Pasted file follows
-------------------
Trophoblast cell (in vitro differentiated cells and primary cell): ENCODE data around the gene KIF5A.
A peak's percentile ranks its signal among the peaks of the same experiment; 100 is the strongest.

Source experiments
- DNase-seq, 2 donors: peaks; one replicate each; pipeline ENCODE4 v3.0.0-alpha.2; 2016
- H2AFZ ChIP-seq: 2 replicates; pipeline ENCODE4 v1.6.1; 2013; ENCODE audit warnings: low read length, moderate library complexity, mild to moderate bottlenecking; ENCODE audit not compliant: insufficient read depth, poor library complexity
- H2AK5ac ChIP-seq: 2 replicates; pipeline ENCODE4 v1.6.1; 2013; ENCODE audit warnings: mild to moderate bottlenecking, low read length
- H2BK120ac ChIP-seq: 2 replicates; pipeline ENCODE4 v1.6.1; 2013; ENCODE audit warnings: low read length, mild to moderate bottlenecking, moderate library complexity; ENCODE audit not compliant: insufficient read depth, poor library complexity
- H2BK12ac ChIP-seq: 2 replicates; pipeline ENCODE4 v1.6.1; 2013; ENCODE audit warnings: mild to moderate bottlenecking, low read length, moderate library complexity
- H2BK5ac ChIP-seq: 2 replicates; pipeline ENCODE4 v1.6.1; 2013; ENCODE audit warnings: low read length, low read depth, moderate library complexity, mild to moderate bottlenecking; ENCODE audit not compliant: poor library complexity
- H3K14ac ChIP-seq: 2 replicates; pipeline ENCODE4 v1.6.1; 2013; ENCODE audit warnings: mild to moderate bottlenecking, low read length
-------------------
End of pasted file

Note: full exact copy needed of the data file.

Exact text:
Trophoblast cell (in vitro differentiated cells and primary cell): ENCODE data around the gene KIF5A.
A peak's percentile ranks its signal among the peaks of the same experiment; 100 is the strongest.

Source experiments
- DNase-seq, 2 donors: peaks; one replicate each; pipeline ENCODE4 v3.0.0-alpha.2; 2016
- H2AFZ ChIP-seq: 2 replicates; pipeline ENCODE4 v1.6.1; 2013; ENCODE audit warnings: low read length, moderate library complexity, mild to moderate bottlenecking; ENCODE audit not compliant: insufficient read depth, poor library complexity
- H2AK5ac ChIP-seq: 2 replicates; pipeline ENCODE4 v1.6.1; 2013; ENCODE audit warnings: mild to moderate bottlenecking, low read length
- H2BK120ac ChIP-seq: 2 replicates; pipeline ENCODE4 v1.6.1; 2013; ENCODE audit warnings: low read length, mild to moderate bottlenecking, moderate library complexity; ENCODE audit not compliant: insufficient read depth, poor library complexity
- H2BK12ac ChIP-seq: 2 replicates; pipeline ENCODE4 v1.6.1; 2013; ENCODE audit warnings: mild to moderate bottlenecking, low read length, moderate library complexity
- H2BK5ac ChIP-seq: 2 replicates; pipeline ENCODE4 v1.6.1; 2013; ENCODE audit warnings: low read length, low read depth, moderate library complexity, mild to moderate bottlenecking; ENCODE audit not compliant: poor library complexity
- H3K14ac ChIP-seq: 2 replicates; pipeline ENCODE4 v1.6.1; 2013; ENCODE audit warnings: mild to moderate bottlenecking, low read length